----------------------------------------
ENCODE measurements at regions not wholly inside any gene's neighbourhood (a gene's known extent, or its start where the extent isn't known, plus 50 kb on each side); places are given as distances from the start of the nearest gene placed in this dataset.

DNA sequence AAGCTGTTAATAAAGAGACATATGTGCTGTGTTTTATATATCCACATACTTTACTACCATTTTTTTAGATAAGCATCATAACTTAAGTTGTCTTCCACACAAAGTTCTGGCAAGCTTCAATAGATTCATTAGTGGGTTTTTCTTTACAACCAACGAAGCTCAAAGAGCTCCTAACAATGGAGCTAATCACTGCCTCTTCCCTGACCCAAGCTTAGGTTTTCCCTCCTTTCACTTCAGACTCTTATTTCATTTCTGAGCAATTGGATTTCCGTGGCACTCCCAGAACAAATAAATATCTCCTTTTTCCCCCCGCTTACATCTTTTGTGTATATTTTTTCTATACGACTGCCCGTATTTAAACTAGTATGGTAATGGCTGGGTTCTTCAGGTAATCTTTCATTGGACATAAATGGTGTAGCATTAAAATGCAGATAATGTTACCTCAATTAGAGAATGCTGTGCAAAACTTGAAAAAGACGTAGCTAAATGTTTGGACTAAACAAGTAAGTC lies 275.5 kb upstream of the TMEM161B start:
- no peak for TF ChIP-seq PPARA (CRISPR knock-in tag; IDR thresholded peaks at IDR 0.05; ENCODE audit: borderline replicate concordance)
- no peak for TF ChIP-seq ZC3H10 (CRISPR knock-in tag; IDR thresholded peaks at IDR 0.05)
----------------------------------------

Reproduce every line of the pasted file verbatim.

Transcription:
ENCODE measurements at regions not wholly inside any gene's neighbourhood (a gene's known extent, or its start where the extent isn't known, plus 50 kb on each side); places are given as distances from the start of the nearest gene placed in this dataset.

DNA sequence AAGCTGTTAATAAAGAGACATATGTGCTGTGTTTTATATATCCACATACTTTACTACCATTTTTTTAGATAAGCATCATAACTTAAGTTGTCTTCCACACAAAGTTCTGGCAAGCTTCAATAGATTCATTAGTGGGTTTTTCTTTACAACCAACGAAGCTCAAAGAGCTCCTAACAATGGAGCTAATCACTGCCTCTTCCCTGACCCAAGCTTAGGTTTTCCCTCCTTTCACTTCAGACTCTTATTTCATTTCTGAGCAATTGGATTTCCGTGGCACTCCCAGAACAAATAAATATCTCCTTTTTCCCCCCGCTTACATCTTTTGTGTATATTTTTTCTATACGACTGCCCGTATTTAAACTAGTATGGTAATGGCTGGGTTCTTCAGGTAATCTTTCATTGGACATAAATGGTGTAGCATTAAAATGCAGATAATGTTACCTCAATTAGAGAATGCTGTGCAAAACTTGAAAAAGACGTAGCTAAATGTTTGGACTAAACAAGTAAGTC lies 275.5 kb upstream of the TMEM161B start:
- no peak for TF ChIP-seq PPARA (CRISPR knock-in tag; IDR thresholded peaks at IDR 0.05; ENCODE audit: borderline replicate concordance)
- no peak for TF ChIP-seq ZC3H10 (CRISPR knock-in tag; IDR thresholded peaks at IDR 0.05)